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World Domination and Wedding Gigs with RAQ

Without question RAQ’s sound is maturing. In the past year the Vermont quartet has not maintained its self-described “high performance rock and roll” but also learned to how to translate its live energy into the studio. Fresh off an eventful fall tour, RAQ drummer Greg Stukey and guitarist Chris Michetti sat down with to talk about their new album, Ton These, life on the road, and plans for next year. Let’s start by talking about Ton These. I’d love to hear your personal feelings about the record. How were the sessions, especially in comparison with Carbohydrates?

C.M. You know, it’s like everything else. We get exponentially more experience and it gets better. Carbohydrates was rough, we were all by ourselves, it was rushed, we used crappy equipment, but the music was good. It was still fun though. Carbohydrates was too quick, and this was the next level, we had more time and a better environment.

JB: Where was it recorded?

C.M.: At the Barn actually, in Vermont, which added a cool element to it. We’re all really happy about what we got out of it. We’re never very satisfied with much that we do. In terms of listening to stuff again, both the album and our shows, we tend to say “This part sucks, we need to work on this.” It’s a result of still growing, still learning. I love that Ton These is doing pretty well. It has gotten good reviews and some bad reviews. The next one hopefully will be even better.

JB: Being an improvisational rock band, how often do you guys actually listen back to your shows? Does that happen on a daily basis or only after a gig that you all perceived as bad? Do you go back and analyze what went wrong and what happened with the communication?

C.M.: It’s more of an off-the-road kind of thing. When we’re on tour it’s kind of not in a bus, it’s still a van still so you have to find your sleep time. I mean you wake up and you’re basically setting up the gear again and it’s just a continuous cycle.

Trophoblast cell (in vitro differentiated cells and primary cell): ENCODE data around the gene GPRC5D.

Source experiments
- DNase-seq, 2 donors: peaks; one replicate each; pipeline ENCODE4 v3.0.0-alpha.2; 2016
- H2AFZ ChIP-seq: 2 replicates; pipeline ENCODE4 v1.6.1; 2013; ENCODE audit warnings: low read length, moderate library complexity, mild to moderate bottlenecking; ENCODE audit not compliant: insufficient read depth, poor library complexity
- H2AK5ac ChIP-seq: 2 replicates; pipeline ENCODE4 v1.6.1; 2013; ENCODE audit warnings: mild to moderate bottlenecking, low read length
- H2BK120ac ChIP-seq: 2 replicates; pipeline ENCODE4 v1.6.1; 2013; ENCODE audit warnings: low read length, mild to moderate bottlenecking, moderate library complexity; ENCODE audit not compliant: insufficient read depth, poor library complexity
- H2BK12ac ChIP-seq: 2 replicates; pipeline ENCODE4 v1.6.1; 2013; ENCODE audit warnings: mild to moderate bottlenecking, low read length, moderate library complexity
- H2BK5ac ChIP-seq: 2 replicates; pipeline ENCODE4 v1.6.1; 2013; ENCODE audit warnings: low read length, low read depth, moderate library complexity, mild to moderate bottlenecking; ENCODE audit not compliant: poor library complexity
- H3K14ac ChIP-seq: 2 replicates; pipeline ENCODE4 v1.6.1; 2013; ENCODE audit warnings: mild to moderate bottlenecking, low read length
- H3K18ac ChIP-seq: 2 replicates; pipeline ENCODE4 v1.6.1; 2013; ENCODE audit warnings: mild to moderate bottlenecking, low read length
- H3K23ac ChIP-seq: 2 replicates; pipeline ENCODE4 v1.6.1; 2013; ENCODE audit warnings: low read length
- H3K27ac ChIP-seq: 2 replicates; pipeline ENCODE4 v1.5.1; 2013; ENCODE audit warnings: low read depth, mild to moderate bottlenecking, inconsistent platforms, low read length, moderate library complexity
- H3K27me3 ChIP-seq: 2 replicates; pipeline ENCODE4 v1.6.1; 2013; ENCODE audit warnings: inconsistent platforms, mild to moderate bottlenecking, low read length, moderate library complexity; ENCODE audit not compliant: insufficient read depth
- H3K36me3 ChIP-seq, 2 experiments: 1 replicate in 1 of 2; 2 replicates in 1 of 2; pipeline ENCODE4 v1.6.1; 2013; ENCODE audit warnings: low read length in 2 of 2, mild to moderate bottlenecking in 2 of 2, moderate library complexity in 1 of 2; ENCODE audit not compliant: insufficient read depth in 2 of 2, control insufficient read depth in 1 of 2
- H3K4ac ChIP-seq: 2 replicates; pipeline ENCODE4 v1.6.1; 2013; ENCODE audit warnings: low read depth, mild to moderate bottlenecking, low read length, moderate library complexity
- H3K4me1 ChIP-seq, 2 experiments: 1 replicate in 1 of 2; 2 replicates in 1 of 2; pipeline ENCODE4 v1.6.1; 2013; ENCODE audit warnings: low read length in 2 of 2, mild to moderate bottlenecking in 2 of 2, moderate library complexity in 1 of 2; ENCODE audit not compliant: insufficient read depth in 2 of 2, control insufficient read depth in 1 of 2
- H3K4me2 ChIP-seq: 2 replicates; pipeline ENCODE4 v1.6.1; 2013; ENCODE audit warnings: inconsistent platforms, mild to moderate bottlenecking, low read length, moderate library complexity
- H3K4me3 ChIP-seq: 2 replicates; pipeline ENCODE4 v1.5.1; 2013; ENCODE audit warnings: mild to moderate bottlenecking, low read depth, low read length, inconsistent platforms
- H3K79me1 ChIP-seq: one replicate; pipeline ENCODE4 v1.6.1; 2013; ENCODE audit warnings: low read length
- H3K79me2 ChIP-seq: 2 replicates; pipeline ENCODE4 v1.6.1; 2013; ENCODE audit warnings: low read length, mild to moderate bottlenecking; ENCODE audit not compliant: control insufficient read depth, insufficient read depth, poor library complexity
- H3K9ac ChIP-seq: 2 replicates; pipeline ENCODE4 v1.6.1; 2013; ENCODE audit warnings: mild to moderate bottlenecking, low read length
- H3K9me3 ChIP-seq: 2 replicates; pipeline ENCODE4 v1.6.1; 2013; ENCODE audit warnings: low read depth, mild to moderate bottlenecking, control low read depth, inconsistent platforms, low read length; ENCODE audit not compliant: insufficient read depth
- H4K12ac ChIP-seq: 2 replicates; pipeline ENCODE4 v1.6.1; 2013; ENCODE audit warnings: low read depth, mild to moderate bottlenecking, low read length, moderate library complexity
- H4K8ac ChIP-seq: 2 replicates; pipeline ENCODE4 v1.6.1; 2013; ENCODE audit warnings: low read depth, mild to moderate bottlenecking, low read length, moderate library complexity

JB: So, who does most of the driving?

G.S. I definitely probably do most of the driving, if we were to put it out on a pie chart, sure I'm clocking in more hours, but it’s pretty well balanced. Everyone fits a different function, one guy is really good at overnights, and one guy is really good at long haul, early morning.

JB: I noticed that you guys don’t have any dates scheduled for after New Years, what’s you plan?

C.M.: Complete and total world domination.

JB: Well besides that, what do you have on your plate?

C.M.: Were going to be ripping it up, we got dates being set up as we speak actually, everywhere but Canada, excluding Vancouver. We just got a new booking agent so things are a little volatile right not so I'm not sure if we're at liberty to say anything.

G.S.: We are with Madison House now, and Harmonized is our record label.

JB: Congratulations about that as well. Is there any weird feeling of switching administrations and management?

C.M.: It makes it crazy, but having a legitimate agency behind us provides a little bit of needed stability. I foresee us being good together with Madison House most definitely.

JB: You used backup singer at your On the L gig [on the Friday after Thanksgiving] and I heard some mixed reviews. I know a lot of people were expecting a real blow out surprise and I think maybe the backup vocalists weren’t quite it. Overall, though, the word was that the general vibe at On the L was energetic and that the actual music was fantastic.

C.M.: Yeah, you know, I really like that stuff [background vocalists], but you know we’ll do something cool and try to make it as bitchin’ as we can. The normal hoopla that goes along with that show or New Years Eve makes it exciting anyways.

JB: One thing I appreciate is that you guys are keeping the ticket prices relatively low as well, so that most people can make the show despite financial situations.

C.M.: Yeah, for sure, the cool think I think about RAQ at this point is that it is not so out of hand, it’s not like a gigantic arena band. We are still a small club type band that does pack in those clubs and you know, we do what we do and in those situations we have the ability to relax a little bit and know that everything is going to be good and that everything will be fun. With that vibe we can relax and have a good time too. I mean, we’re crazy people so when we get to have a good time shit is going to go berserk and people are going to be freaking out and laser beams are going to be shitting out of heads to other people in the audience and maybe someone will explode (laughs).

JB: Chris, having moved away from your telecaster as the primary axe in turn for a sunburst Strat, I was wondering if there has been any significant change in the sound of the lead guitar parts in RAQ as a whole?

CM: Hmm, well I always like to play new guitars and if I had my way I’d buy many, many, many guitars. I guess if I had money I would (laughs). When we get to arenas it would be fun to have many guitars. The trick is with the Strat is that I have more aggressive pick ups in there its got a more of an aggressive tone.